Economics at your fingertips  


Hung-Hao Chang ()

Journal of Competition Law and Economics, 2017, vol. 13, issue 3, 475-500

Abstract: The ridesharing economy has caught a great deal of attention from researchers and policymakers. However, due to the dearth of available data, not much empirical evidence has been provided. This article empirically assesses the economic impact of Uber service on taxi drivers’ business performance using a case study in Taiwan as an illustration. A difference-in-difference model is estimated using a population-based dataset of 29,434 taxi drivers. The results indicate that Uber reduced regular taxi drivers’ service revenue by approximately 12 percent in the initial year and 18 percent in the third year of entry of Uber. This result may suggest a substitution relationship between Uber service and taxi operation. Moreover, the negative impact of Uber is more pronounced among taxi motorcade members, which may indicate that Uber competes with taxi passengers who usually use an electronic device to call for ride service. By further looking at the capacity utilization and operating miles, it is evident that the negative impacts of Uber on taxi drivers’ service revenue are more likely associated with the reduction in operating miles of taxi drivers. To cope with competition from Uber, taxi drivers are more likely to have advertisements in or on the taxicab and to provide better ride service.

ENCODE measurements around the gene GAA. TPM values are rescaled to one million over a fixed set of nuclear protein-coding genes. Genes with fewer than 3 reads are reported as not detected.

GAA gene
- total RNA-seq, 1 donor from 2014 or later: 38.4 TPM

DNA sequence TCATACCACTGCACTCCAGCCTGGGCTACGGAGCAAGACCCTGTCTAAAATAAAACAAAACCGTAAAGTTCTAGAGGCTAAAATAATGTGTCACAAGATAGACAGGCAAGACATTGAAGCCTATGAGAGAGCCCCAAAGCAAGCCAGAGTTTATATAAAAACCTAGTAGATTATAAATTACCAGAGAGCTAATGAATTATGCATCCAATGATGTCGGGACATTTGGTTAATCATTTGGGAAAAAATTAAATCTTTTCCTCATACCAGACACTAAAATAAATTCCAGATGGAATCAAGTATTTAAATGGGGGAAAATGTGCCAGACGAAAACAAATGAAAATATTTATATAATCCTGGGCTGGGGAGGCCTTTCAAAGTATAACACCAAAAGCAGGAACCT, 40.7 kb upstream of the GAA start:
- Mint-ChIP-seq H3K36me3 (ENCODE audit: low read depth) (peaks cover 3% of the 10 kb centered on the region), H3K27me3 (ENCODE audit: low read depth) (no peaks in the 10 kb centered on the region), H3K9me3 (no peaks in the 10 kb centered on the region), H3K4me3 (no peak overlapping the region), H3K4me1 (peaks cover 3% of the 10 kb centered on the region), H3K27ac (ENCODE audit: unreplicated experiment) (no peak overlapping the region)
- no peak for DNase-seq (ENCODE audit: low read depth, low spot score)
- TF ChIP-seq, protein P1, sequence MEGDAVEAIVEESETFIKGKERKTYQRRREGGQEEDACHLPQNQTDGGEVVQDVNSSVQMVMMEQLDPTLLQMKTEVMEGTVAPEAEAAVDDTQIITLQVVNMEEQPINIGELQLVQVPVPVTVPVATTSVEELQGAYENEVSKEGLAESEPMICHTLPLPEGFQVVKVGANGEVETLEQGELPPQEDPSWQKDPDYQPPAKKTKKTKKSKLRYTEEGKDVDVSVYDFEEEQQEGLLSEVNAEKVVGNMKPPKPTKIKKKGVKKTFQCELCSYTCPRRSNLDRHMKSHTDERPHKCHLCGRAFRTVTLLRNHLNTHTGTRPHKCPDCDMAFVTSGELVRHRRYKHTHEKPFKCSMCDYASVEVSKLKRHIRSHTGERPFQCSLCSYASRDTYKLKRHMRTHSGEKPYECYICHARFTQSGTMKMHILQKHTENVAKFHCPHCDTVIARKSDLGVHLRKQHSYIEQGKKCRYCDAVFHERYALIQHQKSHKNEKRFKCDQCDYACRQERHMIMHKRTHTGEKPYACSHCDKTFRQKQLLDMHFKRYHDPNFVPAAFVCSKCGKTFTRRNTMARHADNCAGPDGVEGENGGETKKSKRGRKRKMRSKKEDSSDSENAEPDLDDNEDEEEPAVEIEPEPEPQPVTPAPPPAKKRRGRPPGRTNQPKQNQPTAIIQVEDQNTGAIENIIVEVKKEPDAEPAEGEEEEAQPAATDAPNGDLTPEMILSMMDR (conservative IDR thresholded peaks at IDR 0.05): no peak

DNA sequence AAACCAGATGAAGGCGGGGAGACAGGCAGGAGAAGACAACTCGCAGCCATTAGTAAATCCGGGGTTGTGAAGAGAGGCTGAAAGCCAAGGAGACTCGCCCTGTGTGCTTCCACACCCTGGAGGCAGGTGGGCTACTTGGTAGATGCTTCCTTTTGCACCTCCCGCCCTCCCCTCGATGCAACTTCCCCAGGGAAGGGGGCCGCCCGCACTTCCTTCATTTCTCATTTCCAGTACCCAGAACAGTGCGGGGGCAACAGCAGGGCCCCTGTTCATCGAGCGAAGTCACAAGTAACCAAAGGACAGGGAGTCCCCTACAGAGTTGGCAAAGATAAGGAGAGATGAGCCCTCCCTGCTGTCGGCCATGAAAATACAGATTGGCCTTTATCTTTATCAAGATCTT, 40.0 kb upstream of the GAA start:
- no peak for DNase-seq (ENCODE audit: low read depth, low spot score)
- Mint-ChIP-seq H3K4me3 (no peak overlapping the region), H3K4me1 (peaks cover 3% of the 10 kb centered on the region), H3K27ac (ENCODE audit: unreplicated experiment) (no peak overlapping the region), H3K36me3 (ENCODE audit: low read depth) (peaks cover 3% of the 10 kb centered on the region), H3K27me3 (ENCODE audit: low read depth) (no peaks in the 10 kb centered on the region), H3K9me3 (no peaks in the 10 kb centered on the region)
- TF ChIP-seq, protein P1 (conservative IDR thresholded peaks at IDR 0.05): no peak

Date: 2017
References: Add references at CitEc
Citations: View citations in EconPapers (2) Track citations by RSS feed

Downloads: (external link) (application/pdf)
Access to full text is restricted to subscribers.

Related works:
This item may be available elsewhere in EconPapers: Search for items with the same title.

Export reference: BibTeX RIS (EndNote, ProCite, RefMan) HTML/Text

Persistent link:

Access Statistics for this article

Journal of Competition Law and Economics is currently edited by Damien Geradin, J. Gregory Sidak

More articles in Journal of Competition Law and Economics from Oxford University Press
Bibliographic data for series maintained by Oxford University Press () and Christopher F. Baum ().

Page updated 2021-10-31
Handle: RePEc:oup:jcomle:v:13:y:2017:i:3:p:475-500.